We Are Your Friends
Friends shouldn’t let friends pay money to see We Are Your Friends.
I hesitate to share this ridiculous dismissal of the field to which I am devoted and about which I am so passionate, but I guess I do so to say, okay, then, perhaps this writer should never approach the subject of music again, because every act of writing about culture involves some kind of critical assessment, and he... is against that process...
She refers to this piece by Steve Almond in the Boston Globe, appearing under the headline "Love music, hold the criticism," in which Almond recalls securing a paying gig as a know-nothing El Paso newspaper music critic during the "heyday of Hair Metal," whose "only qualifications... consisted of a willingness to work nights and hit my deadlines":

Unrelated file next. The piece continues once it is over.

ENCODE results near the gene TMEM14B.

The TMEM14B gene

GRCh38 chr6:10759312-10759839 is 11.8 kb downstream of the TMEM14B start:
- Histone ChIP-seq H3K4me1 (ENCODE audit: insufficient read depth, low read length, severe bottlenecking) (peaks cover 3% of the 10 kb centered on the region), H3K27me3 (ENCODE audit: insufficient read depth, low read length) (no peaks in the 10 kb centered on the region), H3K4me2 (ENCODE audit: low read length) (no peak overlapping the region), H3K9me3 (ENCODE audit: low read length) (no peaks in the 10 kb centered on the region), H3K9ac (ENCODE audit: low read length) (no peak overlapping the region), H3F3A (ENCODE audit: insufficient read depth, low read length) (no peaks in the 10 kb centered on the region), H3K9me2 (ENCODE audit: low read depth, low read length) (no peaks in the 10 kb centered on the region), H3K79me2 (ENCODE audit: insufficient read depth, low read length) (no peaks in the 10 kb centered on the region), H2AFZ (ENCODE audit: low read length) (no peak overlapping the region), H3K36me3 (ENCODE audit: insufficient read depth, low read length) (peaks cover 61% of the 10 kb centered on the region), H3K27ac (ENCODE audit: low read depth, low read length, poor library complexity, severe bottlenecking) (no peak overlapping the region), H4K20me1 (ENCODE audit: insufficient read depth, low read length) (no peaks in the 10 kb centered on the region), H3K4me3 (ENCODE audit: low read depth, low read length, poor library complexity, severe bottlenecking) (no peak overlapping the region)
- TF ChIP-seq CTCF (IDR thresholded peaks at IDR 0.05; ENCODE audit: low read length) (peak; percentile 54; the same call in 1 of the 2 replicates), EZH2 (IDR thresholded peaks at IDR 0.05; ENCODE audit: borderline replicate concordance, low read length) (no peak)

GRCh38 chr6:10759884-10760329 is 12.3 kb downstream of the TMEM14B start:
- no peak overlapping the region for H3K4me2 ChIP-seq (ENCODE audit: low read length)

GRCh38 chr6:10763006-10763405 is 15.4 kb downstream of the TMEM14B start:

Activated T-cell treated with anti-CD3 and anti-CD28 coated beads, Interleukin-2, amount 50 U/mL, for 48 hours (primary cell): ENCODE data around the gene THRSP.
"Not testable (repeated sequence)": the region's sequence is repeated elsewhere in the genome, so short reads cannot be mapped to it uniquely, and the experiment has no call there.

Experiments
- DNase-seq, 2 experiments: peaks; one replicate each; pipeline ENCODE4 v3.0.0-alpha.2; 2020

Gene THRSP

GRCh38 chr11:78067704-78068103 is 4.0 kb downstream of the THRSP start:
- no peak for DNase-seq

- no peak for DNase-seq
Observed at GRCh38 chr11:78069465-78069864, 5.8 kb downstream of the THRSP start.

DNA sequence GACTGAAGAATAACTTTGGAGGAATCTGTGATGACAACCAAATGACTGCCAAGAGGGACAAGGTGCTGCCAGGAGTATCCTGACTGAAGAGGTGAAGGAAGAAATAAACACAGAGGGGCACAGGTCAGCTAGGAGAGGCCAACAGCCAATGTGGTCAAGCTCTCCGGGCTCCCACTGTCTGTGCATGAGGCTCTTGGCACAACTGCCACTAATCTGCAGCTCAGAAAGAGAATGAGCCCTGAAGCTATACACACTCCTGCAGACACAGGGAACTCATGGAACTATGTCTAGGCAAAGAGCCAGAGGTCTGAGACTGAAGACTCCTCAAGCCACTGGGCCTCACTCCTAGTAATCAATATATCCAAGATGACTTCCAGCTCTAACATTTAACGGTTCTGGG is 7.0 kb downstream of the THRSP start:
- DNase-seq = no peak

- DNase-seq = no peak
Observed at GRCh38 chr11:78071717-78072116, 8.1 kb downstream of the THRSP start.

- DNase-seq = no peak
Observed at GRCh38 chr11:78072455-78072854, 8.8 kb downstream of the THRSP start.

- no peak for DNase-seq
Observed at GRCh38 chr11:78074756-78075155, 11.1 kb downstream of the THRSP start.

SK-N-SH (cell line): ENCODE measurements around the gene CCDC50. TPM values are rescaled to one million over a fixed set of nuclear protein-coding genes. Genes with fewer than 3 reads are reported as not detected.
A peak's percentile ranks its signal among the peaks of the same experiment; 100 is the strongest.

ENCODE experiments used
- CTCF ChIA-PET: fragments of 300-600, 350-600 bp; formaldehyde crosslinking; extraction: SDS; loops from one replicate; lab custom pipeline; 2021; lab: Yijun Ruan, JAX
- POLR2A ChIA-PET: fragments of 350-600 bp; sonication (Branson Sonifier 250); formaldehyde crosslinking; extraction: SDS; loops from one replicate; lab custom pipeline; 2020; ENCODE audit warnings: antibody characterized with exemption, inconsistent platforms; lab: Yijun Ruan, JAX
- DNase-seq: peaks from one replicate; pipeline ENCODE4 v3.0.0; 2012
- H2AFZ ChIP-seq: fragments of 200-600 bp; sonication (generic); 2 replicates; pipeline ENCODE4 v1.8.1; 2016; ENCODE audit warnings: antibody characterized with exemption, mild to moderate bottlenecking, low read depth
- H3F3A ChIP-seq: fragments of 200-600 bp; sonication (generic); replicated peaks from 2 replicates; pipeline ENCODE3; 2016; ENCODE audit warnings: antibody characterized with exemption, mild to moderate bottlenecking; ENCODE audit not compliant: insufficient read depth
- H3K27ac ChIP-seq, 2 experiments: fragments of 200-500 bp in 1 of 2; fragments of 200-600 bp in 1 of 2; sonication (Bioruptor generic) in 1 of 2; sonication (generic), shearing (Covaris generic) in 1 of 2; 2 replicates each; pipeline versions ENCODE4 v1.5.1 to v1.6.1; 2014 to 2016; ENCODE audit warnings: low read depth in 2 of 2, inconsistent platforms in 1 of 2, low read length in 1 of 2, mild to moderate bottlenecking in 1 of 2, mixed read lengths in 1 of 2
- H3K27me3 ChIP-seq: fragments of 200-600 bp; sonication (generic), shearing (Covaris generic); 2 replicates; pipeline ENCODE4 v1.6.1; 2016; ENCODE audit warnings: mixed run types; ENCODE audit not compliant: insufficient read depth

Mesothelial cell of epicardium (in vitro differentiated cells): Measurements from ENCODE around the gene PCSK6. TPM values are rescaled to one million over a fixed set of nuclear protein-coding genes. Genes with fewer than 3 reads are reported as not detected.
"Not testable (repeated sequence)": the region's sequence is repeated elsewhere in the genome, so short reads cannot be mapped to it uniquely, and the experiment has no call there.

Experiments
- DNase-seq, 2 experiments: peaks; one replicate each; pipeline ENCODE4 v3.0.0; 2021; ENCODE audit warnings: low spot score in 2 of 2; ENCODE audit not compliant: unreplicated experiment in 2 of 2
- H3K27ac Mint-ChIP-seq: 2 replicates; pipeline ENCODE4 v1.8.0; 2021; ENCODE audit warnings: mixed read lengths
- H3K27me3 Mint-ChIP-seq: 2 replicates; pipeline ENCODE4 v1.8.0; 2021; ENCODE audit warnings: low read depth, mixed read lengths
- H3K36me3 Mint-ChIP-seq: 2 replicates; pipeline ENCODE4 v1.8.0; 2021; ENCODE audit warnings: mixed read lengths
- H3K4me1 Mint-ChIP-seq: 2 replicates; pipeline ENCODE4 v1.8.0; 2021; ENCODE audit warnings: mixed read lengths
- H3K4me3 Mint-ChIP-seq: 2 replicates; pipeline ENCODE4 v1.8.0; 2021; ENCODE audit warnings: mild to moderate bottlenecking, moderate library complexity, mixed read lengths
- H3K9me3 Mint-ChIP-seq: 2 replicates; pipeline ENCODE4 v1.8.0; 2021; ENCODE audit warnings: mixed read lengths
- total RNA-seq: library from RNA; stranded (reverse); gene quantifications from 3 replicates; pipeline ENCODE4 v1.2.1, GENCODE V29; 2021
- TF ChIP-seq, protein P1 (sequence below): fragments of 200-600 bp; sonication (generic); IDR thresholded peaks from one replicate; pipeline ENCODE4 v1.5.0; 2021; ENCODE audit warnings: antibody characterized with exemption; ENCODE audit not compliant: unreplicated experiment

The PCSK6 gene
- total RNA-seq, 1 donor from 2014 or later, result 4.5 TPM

My standard template was to start off with a bad pun then proceed to the concert set list, with each song title modified by at least three adjectives. If I was feeling ambitious, I described the lead singer's hair.
Wretched as I was, I loved being a music critic. I got to feel like a big shot, the one guy whose opinion (no matter how misbegotten) mattered.
But one night, he says, at an MC Hammer show, he had an epiphany:
I dutifully spent the evening scribbling witty insults in my reporter's notebook. But at a certain point (after I'd fulfilled my quota of witty insults) I turned my attention to the folks all around me. They were enthralled. And what I realized as I gazed at them was this: I was totally missing the point. [...]
I'd come up against a concept I've since come to think of as the Music Critic Paradox: the simple fact that even the best critics -- the ones, unlike me, with actual training and talent -- can't begin to capture what it feels like to listen to music. [...]
It was as if my critic credibility depended on my not being fooled into actually enjoying myself.